Well In Mind Self-Care Tip of the Week
June is PTSD Awareness Month!
What Are the Symptoms of PTSD?
PTSD symptoms usually start soon after the traumatic event, but they may not appear until months or years later. They also may come and go over many years. If the symptoms last longer than four weeks, cause you great distress, or interfere with your work or home life, you might have PTSD. There are four types of PTSD symptoms, but they may not be exactly the same for everyone. Each person experiences symptoms in their own way.
- Reliving the event (also called re-experiencing symptoms). Memories of the traumatic event can come back at any time. You may feel the same fear and horror you did when the event took place. For example:
o You may have nightmares.
o You may feel like you are going through the event again. This is called a flashback.
o You may see, hear, or smell something that causes you to relive the event. This is called a trigger. News reports, seeing an accident, or hearing a car backfire are examples of triggers.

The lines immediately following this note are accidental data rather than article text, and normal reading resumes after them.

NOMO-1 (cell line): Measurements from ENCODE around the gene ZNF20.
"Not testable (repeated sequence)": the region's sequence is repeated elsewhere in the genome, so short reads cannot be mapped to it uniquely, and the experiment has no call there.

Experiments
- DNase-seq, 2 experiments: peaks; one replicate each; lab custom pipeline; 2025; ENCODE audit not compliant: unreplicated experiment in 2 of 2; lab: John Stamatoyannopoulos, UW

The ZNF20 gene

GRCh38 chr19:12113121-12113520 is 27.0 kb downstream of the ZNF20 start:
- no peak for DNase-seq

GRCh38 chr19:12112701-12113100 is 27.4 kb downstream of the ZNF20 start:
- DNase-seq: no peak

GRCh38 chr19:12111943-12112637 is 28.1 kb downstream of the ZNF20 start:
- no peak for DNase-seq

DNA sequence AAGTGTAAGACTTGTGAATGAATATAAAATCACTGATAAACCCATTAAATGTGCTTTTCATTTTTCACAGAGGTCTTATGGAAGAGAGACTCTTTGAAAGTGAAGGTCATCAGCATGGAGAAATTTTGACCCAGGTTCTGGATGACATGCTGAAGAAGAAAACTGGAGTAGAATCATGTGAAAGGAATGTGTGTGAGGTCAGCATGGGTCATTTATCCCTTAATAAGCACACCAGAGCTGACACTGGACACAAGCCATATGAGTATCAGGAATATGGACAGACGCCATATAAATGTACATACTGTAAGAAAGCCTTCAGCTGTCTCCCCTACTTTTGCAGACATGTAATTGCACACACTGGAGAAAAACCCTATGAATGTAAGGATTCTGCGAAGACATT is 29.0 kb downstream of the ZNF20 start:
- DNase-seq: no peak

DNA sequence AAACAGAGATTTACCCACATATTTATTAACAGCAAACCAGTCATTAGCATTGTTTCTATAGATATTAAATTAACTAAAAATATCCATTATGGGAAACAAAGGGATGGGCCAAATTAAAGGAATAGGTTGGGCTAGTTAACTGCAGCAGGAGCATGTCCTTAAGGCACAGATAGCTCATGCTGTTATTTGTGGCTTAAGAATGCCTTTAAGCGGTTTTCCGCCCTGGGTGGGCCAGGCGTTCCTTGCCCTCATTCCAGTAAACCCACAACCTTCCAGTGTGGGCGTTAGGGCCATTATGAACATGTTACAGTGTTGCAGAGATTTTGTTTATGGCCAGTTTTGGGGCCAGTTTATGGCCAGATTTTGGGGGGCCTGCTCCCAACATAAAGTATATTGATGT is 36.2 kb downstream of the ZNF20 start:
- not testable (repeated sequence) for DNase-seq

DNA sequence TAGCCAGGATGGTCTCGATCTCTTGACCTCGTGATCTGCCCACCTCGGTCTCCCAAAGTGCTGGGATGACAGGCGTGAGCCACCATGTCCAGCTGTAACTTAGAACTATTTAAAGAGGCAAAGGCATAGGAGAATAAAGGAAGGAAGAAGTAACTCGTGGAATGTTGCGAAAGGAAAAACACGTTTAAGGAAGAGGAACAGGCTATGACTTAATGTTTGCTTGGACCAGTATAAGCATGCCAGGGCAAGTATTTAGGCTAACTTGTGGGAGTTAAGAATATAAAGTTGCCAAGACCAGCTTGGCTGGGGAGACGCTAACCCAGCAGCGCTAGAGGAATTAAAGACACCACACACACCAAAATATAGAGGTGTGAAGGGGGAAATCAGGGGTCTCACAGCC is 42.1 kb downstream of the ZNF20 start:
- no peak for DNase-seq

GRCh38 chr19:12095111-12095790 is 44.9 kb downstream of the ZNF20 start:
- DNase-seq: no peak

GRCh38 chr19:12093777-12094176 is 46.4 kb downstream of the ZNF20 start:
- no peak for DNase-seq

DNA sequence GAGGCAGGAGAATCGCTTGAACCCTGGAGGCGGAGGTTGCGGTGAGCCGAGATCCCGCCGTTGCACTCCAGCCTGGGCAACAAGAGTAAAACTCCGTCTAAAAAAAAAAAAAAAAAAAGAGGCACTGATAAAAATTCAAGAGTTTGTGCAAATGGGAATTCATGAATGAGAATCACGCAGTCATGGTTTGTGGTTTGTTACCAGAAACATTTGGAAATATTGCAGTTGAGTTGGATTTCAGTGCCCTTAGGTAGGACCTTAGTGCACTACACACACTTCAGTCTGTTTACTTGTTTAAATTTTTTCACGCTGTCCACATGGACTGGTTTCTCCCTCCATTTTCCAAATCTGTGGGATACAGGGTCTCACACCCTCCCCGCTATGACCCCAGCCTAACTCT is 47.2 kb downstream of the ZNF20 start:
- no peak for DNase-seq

- Avoiding situations that remind you of the event. You may try to avoid situations or people that trigger memories of the traumatic event. You may even avoid talking or thinking about the event. For example:
o You may avoid crowds, because they feel dangerous.
o You may avoid driving if you were in a car accident or if your military convoy was bombed.
o If you were in an earthquake, you may avoid watching movies about earthquakes.
o You may keep very busy or avoid seeking help because it keeps you from having to think or talk about the event.
- Negative changes in beliefs and feelings. The way you think about yourself and others changes because of the trauma. This symptom has many aspects, including the following:
o You may not have positive or loving feelings toward other people and may stay away from relationships.
o You may forget about parts of the traumatic event or